Vance Center and Paul Weiss Issue Report Criticizing Guatemalan Law Regulating Civil Society

Changes to Guatemalan law threaten to violate freedom of association under international law, a report by the Cyrus R. Vance Center for International Justice and the international law firm Paul, Weiss, Rifkind, Wharton & Garrison LLP has found. Guatemala: Revisions to the Law on Non-Governmental Organizations – Analysis Under the International Human Right to Freedom of Association, available in English and Spanish, reviews the changes in light of international human rights law, including the government’s substantial discretion over the cancelation of organizations and its increased control over their activities; the creation of criminal and civil liability for directors of NGOs; and the imposition of new, unnecessary and onerous reporting requirements.

The Alliance for Reforms in Guatemala commissioned the report for its effort to challenge the constitutionality of the revisions to existing law. The Alliance is a coalition of thirty-five civil society organizations, including human rights, international, women’s rights, and indigenous people’s rights organizations, as well as research centers and urban groups that share an agenda of social change to strengthen democratic rule of law in Guatemala.

The reforms were proposed in 2017 by a congressional representative with the ruling political party to increase government control over the work of civil society. Even when international human rights bodies warned of the risks to freedom of association, the legislative process advanced. On February11, 2020, Congress unexpectedly added the revisions to that day’s legislative agenda as part of a resolution related to the coronavirus pandemic, and approved it without discussion. Days later, President Alejandro Giammattei signed Decree 4-2020 into law. Various NGOs, human rights defenders, and opposition parties in Congress filed constitutional claims, and on March 2, the Constitutional Court issued a provisional injunction preventing the law from going into effect. A hearing on the merits is pending.

Analyzing the revisions to the Guatemalan NGO Law, the report observes that many of the specific changes are similar to restrictions in the legislation of other countries that have previously been struck down by courts or condemned by human rights organizations as violating freedom of association. The report studies standards from the United Nations human rights bodies, including the Human Rights Council, Human Rights Committee, and United Nations Special Rapporteurs, as well as regional organizations like the Inter-American Court on Human Rights, African Commission on Human and Peoples’ Rights, the European Court of Human Rights, and the European Commission for Democracy through Law.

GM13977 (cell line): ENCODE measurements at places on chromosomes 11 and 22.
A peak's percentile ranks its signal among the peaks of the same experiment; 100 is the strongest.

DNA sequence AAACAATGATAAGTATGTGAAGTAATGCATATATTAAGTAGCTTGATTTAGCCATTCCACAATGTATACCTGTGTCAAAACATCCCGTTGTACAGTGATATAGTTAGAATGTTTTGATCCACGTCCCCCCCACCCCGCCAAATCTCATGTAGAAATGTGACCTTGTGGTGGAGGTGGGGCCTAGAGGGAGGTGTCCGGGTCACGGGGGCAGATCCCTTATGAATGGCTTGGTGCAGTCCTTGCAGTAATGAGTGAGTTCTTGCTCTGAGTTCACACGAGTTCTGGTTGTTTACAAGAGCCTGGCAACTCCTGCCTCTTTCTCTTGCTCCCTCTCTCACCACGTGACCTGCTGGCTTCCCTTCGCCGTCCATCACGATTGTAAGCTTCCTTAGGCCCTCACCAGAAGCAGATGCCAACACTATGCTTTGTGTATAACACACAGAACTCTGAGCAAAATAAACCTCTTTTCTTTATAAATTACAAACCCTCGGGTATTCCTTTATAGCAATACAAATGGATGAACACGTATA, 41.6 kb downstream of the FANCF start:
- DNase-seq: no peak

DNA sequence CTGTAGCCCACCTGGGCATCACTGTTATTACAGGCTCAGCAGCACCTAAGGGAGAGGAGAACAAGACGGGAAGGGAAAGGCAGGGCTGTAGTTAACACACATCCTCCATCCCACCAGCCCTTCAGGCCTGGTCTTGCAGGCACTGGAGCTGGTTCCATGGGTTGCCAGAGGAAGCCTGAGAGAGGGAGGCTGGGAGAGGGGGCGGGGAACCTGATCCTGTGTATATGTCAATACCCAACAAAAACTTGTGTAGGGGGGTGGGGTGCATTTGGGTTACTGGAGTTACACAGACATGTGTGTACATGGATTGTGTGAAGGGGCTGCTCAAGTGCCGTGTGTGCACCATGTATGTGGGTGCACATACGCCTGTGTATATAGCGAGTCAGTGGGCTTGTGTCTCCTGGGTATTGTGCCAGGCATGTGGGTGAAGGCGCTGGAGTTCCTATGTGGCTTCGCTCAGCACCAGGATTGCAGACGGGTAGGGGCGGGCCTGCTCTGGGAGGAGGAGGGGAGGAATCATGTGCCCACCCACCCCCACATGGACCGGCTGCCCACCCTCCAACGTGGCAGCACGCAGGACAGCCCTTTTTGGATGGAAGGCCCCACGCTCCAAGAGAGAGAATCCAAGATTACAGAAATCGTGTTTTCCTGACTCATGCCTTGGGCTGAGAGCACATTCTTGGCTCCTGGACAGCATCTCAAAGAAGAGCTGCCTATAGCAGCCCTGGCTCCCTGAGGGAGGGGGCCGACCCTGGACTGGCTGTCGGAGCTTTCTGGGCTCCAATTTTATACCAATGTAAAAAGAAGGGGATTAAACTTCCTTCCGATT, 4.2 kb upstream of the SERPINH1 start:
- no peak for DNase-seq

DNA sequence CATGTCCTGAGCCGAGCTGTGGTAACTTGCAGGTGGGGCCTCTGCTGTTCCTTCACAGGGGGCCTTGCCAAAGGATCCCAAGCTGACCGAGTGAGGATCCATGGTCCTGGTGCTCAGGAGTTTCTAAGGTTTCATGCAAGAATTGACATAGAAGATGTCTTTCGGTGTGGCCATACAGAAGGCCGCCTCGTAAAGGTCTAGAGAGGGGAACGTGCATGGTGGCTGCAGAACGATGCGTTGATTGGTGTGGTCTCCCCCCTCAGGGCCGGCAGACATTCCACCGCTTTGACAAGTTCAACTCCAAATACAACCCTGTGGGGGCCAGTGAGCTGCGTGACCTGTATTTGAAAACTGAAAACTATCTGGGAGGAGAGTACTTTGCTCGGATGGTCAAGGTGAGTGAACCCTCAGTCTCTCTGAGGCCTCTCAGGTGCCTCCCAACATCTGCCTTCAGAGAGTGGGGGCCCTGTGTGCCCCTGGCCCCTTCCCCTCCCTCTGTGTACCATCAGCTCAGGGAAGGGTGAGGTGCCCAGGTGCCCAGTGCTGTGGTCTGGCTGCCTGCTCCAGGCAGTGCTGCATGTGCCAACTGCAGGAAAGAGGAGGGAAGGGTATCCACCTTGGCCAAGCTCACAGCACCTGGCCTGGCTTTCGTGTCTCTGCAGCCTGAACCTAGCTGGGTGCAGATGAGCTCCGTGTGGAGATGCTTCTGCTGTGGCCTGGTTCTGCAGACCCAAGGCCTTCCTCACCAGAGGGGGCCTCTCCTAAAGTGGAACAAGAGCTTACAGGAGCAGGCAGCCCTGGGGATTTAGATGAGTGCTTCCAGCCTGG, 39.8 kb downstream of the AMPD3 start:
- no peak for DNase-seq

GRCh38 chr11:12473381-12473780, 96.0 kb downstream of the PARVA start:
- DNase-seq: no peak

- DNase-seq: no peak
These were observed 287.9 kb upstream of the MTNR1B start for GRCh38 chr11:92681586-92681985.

According to the report, the Guatemalan revisions threaten to dissuade the formation of new NGOs and discourage NGO opposition to policies and practices of the government. The changes may not have been properly legislated and are too vague, giving the government wide discretionary power to invoke “public order” to restrict freedom of association, without clearly defined and tailored limits for its application, the report finds.

The report follows other Vance Center efforts in Guatemala, including the report Judicial profession and conduct in Latin America for the Association of Guatemalan Judges for Integrity, a workshop for 50 judges of the association on how multinational companies conduct transnational business, and delegations of U.S. and Latin American business lawyers to Guatemala in 2013, 2014 and 2019 to examine the judicial selection process.

Read the full report here: English, Spanish

About the Vance Center

The Cyrus R. Vance Center for International Justice of the New York City Bar Association advances global justice by engaging lawyers across borders to support civil society and an ethically active legal profession. The Vance Center is a unique collaboration of international lawyers catalyzing public interest innovation that brings together leading law firms and other partners worldwide to pioneer international justice initiatives and provide pro bono legal representation to social justice

About the New York City Bar Association
The mission of the New York City Bar Association, which was founded in 1870 and has 25,000 members, is to equip and mobilize a diverse legal profession to practice with excellence, promote reform of the law, and uphold the rule of law and access to justice in support of a fair society and the public interest in our community, our nation, and throughout the world.